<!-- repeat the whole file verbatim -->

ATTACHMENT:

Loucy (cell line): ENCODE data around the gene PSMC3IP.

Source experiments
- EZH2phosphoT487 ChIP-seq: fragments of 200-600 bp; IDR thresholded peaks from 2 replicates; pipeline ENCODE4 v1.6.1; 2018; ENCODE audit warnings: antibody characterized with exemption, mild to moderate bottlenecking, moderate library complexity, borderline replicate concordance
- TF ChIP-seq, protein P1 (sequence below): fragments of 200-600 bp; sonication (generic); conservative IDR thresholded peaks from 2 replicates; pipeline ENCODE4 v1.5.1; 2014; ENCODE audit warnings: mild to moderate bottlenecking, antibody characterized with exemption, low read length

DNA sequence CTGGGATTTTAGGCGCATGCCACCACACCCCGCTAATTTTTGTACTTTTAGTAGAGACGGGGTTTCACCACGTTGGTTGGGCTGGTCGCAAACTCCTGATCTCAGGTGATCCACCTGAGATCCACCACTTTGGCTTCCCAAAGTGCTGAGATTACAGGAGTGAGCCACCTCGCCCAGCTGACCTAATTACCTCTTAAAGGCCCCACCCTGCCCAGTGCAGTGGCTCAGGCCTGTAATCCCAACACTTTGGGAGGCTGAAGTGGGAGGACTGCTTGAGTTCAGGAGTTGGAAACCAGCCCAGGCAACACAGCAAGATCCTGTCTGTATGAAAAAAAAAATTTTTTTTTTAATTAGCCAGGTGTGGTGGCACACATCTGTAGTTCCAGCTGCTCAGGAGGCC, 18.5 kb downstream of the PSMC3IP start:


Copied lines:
Loucy (cell line): ENCODE data around the gene PSMC3IP.

Source experiments
- EZH2phosphoT487 ChIP-seq: fragments of 200-600 bp; IDR thresholded peaks from 2 replicates; pipeline ENCODE4 v1.6.1; 2018; ENCODE audit warnings: antibody characterized with exemption, mild to moderate bottlenecking, moderate library complexity, borderline replicate concordance
- TF ChIP-seq, protein P1 (sequence below): fragments of 200-600 bp; sonication (generic); conservative IDR thresholded peaks from 2 replicates; pipeline ENCODE4 v1.5.1; 2014; ENCODE audit warnings: mild to moderate bottlenecking, antibody characterized with exemption, low read length

DNA sequence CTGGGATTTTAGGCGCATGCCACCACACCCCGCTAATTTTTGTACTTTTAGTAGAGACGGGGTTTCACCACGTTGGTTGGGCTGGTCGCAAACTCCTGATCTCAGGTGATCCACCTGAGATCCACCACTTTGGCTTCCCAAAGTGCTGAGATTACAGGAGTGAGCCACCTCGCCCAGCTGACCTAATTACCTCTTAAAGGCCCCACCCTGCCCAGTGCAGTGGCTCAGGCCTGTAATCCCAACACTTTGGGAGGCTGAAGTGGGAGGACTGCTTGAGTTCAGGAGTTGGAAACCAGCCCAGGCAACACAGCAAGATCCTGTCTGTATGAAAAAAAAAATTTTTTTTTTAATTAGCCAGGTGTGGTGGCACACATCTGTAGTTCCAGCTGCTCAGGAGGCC, 18.5 kb downstream of the PSMC3IP start: